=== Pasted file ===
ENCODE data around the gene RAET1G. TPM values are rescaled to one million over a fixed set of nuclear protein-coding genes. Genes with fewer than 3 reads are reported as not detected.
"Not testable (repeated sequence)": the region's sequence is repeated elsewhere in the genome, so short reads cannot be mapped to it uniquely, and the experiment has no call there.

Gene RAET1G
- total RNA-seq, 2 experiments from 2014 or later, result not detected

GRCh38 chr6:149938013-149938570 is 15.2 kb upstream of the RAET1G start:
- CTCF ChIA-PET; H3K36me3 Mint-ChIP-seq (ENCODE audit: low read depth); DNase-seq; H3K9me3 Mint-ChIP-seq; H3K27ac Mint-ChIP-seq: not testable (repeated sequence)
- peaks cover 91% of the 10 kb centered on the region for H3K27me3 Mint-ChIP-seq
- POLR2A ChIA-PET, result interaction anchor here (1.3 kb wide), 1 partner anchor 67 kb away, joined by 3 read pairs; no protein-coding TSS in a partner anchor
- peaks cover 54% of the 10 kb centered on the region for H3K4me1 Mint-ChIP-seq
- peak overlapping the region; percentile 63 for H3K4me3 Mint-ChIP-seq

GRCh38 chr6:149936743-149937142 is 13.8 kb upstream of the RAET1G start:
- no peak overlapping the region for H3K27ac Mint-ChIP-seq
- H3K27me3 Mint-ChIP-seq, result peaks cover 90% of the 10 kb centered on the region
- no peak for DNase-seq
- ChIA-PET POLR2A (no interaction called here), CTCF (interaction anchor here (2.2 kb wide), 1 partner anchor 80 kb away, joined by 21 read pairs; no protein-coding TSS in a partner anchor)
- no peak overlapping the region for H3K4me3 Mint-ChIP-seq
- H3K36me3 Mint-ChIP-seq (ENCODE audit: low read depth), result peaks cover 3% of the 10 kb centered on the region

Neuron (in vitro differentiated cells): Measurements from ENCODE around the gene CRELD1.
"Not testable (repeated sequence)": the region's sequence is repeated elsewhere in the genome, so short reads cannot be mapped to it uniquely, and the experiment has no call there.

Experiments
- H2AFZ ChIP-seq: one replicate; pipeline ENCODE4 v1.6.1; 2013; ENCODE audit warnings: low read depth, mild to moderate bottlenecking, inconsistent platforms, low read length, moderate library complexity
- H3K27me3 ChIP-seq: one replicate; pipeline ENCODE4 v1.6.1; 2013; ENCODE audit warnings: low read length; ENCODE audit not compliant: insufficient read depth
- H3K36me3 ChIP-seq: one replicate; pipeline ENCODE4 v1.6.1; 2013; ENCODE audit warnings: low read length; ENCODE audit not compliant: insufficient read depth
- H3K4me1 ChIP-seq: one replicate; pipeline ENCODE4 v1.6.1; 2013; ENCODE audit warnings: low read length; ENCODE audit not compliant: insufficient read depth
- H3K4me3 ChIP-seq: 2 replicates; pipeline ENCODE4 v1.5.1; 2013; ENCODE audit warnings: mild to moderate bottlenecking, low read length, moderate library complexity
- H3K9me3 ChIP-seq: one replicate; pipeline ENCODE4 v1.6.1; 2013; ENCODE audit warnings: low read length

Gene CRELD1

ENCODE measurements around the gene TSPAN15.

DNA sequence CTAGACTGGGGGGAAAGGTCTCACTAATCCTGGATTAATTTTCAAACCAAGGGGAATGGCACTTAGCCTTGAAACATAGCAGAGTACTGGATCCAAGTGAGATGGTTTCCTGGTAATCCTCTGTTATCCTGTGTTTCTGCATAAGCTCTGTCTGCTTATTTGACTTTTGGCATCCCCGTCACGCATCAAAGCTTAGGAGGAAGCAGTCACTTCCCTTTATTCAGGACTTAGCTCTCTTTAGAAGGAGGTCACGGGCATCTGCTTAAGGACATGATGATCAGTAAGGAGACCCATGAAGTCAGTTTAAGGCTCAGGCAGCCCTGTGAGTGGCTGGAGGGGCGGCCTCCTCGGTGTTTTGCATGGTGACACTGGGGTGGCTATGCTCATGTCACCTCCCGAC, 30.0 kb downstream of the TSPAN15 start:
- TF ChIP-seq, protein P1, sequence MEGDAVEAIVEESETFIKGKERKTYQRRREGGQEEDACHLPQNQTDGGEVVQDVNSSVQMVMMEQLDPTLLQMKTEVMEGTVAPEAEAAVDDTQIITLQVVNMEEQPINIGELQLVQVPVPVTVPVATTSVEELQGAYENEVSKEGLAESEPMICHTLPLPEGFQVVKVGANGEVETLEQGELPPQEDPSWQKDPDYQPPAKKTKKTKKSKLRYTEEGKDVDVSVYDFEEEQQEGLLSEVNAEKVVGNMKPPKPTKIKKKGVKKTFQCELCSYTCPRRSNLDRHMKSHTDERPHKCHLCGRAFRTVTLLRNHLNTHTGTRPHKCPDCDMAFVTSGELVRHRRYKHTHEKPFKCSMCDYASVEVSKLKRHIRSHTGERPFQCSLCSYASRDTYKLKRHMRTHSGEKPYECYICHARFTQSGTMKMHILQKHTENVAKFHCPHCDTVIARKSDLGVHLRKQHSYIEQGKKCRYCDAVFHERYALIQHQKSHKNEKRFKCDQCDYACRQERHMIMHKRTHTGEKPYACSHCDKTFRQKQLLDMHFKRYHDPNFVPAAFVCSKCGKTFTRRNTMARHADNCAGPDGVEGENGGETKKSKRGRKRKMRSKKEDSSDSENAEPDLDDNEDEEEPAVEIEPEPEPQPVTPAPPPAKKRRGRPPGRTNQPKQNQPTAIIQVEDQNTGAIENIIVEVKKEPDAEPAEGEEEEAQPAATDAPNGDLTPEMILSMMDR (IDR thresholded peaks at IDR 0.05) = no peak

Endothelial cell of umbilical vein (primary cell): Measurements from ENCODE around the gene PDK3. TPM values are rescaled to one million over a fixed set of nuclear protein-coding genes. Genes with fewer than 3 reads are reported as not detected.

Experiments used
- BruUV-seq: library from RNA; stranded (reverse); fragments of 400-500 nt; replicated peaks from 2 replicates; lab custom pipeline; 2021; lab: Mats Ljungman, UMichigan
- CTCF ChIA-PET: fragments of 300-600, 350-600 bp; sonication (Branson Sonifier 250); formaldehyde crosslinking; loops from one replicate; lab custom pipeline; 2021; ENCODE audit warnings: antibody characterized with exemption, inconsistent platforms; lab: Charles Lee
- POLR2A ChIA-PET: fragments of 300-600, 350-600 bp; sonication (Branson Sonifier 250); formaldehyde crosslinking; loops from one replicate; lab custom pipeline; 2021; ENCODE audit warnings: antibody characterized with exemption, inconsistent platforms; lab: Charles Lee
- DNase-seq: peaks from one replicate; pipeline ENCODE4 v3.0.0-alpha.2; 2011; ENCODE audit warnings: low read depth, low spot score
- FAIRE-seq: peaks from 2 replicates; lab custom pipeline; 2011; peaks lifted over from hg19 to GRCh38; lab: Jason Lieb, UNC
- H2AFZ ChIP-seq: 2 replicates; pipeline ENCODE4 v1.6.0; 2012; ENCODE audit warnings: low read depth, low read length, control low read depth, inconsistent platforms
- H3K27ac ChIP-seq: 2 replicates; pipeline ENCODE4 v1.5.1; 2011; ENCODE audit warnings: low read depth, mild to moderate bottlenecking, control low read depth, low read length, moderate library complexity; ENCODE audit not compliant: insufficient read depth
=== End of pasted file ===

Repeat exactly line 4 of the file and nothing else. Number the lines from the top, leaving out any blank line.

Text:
- total RNA-seq, 2 experiments from 2014 or later, result not detected